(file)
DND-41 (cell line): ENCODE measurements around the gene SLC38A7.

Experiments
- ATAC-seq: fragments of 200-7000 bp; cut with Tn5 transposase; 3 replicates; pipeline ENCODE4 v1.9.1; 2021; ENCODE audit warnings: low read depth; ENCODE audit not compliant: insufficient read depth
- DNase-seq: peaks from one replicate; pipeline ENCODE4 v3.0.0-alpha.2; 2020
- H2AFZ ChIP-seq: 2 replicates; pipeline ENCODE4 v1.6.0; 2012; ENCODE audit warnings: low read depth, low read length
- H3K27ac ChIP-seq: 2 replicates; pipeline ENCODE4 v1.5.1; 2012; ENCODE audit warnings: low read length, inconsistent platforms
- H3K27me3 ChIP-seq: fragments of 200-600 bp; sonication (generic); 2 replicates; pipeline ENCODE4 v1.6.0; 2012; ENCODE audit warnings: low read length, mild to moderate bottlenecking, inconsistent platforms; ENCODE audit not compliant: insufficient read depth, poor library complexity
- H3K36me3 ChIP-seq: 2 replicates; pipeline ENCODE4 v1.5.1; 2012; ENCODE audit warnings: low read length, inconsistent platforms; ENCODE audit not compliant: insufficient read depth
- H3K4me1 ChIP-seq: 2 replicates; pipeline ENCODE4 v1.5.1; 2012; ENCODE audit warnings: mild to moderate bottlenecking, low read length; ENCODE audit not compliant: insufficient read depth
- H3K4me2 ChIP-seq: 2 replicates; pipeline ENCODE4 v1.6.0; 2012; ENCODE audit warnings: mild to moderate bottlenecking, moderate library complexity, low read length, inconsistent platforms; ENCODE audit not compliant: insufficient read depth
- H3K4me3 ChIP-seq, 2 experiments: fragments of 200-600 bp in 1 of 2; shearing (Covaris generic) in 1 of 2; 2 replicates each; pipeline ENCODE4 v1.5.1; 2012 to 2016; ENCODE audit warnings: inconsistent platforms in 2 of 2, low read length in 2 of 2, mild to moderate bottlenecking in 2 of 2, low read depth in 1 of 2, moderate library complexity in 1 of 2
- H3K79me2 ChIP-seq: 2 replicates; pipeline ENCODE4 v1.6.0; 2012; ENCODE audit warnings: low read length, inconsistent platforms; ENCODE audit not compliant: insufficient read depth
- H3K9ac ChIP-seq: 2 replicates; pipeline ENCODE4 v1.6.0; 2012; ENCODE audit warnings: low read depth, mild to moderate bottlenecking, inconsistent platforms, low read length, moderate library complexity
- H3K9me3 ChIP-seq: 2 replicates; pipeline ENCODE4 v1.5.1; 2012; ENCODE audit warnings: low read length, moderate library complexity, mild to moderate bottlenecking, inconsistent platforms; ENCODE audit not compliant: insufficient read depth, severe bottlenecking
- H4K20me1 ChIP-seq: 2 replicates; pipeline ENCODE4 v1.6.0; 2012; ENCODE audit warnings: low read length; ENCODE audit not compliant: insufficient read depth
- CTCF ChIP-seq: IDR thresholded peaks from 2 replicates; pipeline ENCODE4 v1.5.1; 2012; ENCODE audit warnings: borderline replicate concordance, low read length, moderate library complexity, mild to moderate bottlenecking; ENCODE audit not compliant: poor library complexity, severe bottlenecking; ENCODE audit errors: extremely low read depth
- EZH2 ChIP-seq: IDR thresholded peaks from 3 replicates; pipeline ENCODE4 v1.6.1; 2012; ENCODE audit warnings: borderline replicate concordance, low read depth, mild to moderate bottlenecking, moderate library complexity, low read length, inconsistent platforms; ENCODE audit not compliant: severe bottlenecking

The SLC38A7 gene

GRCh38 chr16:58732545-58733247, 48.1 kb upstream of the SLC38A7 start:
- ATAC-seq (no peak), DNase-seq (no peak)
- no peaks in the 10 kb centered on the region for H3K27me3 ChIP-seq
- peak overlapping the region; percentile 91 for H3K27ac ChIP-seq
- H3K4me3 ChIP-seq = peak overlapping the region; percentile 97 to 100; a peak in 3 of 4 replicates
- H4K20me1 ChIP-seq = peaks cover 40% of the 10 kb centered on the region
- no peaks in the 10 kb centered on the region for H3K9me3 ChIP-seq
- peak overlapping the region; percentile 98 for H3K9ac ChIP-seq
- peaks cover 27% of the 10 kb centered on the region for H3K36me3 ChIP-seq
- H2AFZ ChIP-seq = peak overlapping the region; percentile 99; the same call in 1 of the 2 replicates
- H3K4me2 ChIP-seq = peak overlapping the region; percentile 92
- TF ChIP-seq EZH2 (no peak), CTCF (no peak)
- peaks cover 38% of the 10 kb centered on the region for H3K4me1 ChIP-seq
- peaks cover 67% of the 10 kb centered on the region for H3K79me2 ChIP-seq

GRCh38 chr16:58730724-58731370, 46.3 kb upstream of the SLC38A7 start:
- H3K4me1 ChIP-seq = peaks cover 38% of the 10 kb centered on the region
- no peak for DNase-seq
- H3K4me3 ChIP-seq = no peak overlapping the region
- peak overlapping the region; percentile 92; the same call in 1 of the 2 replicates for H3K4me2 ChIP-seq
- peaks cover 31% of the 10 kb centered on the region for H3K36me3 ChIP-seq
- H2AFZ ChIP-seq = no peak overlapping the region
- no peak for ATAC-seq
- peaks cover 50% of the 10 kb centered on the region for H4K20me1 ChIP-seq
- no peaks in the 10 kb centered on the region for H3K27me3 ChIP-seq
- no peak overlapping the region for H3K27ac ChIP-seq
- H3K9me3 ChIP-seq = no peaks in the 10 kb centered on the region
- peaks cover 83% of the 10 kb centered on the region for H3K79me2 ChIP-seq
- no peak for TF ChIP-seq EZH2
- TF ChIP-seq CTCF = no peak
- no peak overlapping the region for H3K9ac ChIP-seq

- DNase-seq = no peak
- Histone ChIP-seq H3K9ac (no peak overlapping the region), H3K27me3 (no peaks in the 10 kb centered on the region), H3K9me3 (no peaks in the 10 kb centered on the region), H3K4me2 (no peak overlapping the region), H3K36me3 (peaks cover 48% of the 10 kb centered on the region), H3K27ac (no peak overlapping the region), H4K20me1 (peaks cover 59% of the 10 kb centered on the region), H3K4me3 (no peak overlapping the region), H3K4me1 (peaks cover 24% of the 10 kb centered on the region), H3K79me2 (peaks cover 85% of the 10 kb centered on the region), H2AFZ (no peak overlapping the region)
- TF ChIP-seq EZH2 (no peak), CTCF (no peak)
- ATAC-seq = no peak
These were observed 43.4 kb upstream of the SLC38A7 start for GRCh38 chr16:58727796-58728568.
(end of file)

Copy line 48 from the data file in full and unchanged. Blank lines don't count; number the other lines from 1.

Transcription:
- no peak overlapping the region for H3K9ac ChIP-seq